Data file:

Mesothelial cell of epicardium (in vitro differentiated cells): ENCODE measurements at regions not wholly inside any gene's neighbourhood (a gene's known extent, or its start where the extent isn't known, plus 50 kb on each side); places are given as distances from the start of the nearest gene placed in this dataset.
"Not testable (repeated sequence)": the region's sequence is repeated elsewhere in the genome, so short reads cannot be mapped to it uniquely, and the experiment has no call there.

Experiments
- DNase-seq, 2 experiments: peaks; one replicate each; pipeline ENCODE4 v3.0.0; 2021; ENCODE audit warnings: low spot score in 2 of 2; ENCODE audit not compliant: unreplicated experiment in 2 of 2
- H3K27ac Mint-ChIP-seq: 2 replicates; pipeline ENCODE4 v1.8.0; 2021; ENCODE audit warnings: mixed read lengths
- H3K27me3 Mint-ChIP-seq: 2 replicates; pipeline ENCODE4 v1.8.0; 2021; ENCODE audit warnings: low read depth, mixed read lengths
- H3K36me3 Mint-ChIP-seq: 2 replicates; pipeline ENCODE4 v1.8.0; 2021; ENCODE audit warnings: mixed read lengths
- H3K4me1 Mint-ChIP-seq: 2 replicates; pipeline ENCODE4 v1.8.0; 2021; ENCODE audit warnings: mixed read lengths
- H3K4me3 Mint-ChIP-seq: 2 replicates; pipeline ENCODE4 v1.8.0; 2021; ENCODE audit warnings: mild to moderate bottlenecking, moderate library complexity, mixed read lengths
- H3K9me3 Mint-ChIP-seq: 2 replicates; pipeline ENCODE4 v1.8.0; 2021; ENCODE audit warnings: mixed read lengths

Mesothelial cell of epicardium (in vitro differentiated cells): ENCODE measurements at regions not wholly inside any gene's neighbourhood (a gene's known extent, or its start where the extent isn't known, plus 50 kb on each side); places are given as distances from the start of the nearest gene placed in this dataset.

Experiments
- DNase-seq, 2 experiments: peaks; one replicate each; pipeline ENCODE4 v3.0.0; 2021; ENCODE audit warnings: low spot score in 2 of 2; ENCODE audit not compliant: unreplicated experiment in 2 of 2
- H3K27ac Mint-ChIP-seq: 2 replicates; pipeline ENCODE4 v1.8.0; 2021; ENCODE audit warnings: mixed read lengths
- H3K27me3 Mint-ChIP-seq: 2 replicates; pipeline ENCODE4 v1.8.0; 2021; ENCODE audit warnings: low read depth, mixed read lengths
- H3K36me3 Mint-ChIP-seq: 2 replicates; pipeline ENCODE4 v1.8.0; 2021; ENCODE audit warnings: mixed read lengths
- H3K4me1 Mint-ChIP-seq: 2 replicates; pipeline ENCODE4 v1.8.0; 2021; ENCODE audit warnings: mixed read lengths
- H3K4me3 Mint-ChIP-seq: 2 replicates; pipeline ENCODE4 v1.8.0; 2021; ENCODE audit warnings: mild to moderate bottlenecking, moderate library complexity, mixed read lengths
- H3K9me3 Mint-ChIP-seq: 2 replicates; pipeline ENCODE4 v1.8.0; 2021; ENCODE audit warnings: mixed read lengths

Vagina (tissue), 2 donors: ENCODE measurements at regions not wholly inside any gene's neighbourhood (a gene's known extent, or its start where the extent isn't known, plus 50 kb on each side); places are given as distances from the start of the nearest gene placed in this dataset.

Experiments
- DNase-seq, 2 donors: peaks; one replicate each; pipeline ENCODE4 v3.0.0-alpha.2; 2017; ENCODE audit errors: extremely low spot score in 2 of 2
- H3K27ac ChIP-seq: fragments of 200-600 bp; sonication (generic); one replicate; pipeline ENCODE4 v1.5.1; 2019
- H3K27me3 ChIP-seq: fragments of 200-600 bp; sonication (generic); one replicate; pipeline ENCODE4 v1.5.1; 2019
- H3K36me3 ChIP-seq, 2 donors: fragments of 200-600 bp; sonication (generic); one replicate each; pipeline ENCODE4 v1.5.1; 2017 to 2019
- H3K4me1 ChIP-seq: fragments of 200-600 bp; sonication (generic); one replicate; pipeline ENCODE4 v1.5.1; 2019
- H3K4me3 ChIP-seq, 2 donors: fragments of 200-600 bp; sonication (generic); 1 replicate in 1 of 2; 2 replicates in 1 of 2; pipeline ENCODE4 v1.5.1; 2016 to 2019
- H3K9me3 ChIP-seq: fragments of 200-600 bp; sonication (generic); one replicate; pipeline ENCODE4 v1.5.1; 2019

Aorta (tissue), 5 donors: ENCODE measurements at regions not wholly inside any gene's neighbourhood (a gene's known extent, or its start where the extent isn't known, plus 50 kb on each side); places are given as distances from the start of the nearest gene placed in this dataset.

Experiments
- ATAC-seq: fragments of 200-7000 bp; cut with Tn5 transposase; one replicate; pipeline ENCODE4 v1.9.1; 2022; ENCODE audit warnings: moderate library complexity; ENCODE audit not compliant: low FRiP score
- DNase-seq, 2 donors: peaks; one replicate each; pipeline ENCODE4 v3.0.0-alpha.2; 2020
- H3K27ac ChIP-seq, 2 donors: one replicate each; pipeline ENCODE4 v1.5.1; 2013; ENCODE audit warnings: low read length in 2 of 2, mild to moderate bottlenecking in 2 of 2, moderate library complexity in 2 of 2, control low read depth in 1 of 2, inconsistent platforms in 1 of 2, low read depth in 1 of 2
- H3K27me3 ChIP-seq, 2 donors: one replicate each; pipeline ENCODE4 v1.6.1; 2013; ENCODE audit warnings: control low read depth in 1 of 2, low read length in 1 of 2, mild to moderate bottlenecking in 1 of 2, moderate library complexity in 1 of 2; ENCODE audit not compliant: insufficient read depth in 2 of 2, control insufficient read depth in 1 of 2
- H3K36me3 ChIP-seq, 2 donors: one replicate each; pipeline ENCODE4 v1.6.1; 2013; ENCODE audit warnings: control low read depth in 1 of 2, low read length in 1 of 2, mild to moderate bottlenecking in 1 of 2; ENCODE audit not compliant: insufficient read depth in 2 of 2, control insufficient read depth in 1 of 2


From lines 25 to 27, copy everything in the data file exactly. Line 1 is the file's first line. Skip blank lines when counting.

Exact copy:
- H3K36me3 ChIP-seq, 2 donors: fragments of 200-600 bp; sonication (generic); one replicate each; pipeline ENCODE4 v1.5.1; 2017 to 2019
- H3K4me1 ChIP-seq: fragments of 200-600 bp; sonication (generic); one replicate; pipeline ENCODE4 v1.5.1; 2019
- H3K4me3 ChIP-seq, 2 donors: fragments of 200-600 bp; sonication (generic); 1 replicate in 1 of 2; 2 replicates in 1 of 2; pipeline ENCODE4 v1.5.1; 2016 to 2019